An evaluation process should involve reviewing the applications accessed by the employee and the time percentages spent in each application. Not all jobs requiring the use of a computer can be competitively performed using speech recognition software. Equipment on site should be examined to determine if an upgrade is required or if replacement is necessary. The environment in which the speech recognition software will be used must be evaluated to ensure that there will be no problems with background noise or coworkers. After reviewing the particular needs of the employee, a determination can be made regarding which speech recognition software package to recommend. Different packages have different advantages and disadvantages depending on what specific tasks need to be accomplished. Training and support recommendations should be made only after completing an evaluation. In addition to evaluating speech recognition software and your own computer processing power, don’t forget to take a serious look at the job where speech recognition will be used. In cases where an injured worker is being re-trained, consider these factors in deciding if the worker can become more productive with speech recognition: Physical duties: It is necessary to thoroughly identify the physical duties that an employee is required to perform. Speech recognition software can do nothing to relieve discomfort from physical activities and it is important to realize that from the beginning. Computer duties: A complete evaluation/description of the necessary computer duties is required in order to make an accurate assessment as to which speech recognition package is best and how much time will be required to effectively implement the speech recognition software. Existing application/computer skills of employee: Many times, an individual’s assessment of his/her skills can be over- or understated. Often, the employee, supervisor or vocational rehabilitation counselor have different ideas of just exactly how computer "literate" an individual is. Simple software functionality testing can identify the weak areas and training can then be recommended. Equipment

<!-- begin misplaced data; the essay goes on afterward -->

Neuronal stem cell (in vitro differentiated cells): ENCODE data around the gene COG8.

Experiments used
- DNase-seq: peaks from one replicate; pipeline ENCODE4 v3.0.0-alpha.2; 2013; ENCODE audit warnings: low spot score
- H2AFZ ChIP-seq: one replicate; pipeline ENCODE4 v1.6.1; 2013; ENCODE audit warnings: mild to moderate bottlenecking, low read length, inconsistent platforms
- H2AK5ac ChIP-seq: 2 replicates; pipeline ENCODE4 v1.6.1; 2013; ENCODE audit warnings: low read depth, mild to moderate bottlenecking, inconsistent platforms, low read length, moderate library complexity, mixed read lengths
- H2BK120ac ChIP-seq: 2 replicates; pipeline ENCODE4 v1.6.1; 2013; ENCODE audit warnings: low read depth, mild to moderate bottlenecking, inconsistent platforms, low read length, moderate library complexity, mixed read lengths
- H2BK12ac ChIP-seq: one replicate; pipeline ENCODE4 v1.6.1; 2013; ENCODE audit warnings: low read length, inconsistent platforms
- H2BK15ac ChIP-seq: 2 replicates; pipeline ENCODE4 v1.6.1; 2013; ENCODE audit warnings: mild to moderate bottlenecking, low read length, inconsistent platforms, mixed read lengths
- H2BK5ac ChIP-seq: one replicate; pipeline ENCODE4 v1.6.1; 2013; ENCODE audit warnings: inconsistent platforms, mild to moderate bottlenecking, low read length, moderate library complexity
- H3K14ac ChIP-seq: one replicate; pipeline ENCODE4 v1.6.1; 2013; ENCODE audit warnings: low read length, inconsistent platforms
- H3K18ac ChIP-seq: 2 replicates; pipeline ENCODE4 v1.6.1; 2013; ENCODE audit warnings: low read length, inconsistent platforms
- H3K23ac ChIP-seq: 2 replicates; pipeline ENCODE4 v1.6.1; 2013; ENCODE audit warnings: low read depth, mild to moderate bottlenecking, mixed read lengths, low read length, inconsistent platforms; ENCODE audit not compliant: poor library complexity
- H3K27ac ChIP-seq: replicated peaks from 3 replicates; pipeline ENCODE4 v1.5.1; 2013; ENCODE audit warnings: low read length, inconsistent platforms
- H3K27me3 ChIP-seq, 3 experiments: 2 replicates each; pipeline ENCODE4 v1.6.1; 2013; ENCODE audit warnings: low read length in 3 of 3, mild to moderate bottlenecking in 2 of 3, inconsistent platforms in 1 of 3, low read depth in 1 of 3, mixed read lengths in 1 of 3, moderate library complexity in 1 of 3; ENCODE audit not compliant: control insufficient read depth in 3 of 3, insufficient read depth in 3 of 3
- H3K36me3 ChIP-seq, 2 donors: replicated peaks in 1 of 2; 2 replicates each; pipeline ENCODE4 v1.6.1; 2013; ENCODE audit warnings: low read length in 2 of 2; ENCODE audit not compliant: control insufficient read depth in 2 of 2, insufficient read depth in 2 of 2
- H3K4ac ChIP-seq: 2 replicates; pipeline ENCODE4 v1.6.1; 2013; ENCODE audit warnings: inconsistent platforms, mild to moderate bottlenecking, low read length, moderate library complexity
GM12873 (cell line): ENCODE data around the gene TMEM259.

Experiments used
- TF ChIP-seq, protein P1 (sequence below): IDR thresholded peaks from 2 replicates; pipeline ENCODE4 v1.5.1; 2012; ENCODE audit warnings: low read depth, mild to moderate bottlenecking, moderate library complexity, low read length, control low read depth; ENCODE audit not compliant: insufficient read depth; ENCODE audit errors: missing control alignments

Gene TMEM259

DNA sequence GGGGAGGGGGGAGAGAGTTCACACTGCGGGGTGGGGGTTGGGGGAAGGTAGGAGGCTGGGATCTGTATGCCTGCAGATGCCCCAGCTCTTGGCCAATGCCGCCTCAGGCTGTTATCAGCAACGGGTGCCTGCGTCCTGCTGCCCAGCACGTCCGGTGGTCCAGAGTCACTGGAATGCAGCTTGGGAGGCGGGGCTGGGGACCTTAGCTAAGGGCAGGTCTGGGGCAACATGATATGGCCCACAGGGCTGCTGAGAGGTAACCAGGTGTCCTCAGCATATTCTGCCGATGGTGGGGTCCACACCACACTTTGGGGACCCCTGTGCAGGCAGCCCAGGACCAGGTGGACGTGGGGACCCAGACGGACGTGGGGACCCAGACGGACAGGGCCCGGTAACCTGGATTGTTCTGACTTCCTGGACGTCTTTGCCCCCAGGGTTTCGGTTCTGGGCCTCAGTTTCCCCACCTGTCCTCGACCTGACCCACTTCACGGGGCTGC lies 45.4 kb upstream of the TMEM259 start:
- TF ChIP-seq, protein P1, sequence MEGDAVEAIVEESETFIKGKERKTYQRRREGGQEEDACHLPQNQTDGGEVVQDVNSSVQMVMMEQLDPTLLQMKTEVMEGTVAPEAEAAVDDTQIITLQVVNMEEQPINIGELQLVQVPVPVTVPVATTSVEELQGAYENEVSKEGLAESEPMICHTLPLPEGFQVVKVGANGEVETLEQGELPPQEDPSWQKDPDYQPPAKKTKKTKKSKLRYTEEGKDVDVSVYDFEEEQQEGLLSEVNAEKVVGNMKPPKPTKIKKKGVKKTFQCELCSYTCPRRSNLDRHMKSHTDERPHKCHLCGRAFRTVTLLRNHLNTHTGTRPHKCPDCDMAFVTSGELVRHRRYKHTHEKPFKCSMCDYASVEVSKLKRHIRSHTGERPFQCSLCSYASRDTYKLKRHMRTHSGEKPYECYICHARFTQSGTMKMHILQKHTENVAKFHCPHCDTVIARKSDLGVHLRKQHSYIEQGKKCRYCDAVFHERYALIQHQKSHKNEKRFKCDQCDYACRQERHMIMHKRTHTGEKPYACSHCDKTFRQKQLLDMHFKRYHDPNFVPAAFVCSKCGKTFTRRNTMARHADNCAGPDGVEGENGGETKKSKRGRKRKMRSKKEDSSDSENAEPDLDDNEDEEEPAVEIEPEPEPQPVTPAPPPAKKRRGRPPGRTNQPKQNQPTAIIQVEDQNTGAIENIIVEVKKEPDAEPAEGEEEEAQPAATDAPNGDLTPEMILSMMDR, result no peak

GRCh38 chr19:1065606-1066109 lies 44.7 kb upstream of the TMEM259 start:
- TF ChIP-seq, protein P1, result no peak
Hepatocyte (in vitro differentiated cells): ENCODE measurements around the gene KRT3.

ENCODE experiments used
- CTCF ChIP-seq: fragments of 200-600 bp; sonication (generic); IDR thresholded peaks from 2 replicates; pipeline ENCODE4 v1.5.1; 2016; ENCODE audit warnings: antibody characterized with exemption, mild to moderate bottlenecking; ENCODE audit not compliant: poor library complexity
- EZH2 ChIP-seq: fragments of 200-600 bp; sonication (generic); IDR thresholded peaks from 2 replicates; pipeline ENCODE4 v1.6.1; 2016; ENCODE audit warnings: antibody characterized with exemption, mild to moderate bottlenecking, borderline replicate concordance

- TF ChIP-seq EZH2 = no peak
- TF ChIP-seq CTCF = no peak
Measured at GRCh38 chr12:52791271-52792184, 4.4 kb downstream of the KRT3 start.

For optimum performance of today’s speech recognition packages, a Pentium II/333 should be considered the minimum. Additionally, a minimum of 64Mb RAM is recommended however, 128Mb RAM is preferable because today’s applications are extremely RAM intensive. In fact, if your equipment can accept more than 128 Mb RAM, put more in! If your environment is NT 4.0, we strongly recommend 128Mb RAM as a minimum. All the software packages require a SoundBlaster 16 (or compatible) or higher sound card. Each speech recognition package operates with different operating systems including Windows 3.x (discrete only), Windows 95 and 98 or Windows NT 4.0. All the continuous packages can operate in NT 4.0 and are 32-bit applications. However, there is extremely limited command and control available in NT 4.0 using any of the speech recognition packages. It is vital to assess the current computer equipment used by the employee to determine if an upgrade or replacement of the system is necessary. In addition, it is extremely important to identify the type of operating system utilized (network, mainframe, or UNIX). Certain speech recognition packages work better with different operating systems. It must be determined if the employee uses standard Windows software packages or whether custom software packages are used. This will influence the decision of which speech recognition package is appropriate. Speech recognition software today is extremely robust in its ability to filter out background noise. Offices and cubicles are ideal environments for speech recognition software. Location of the employee’s job area is important as well (near noisy equipment, next to the conference room). Surrounding materials in the area, such as glass (large windows) or concrete walls, also make a difference in performance of speech recognition software. All these factors should be addressed in an evaluation. System Features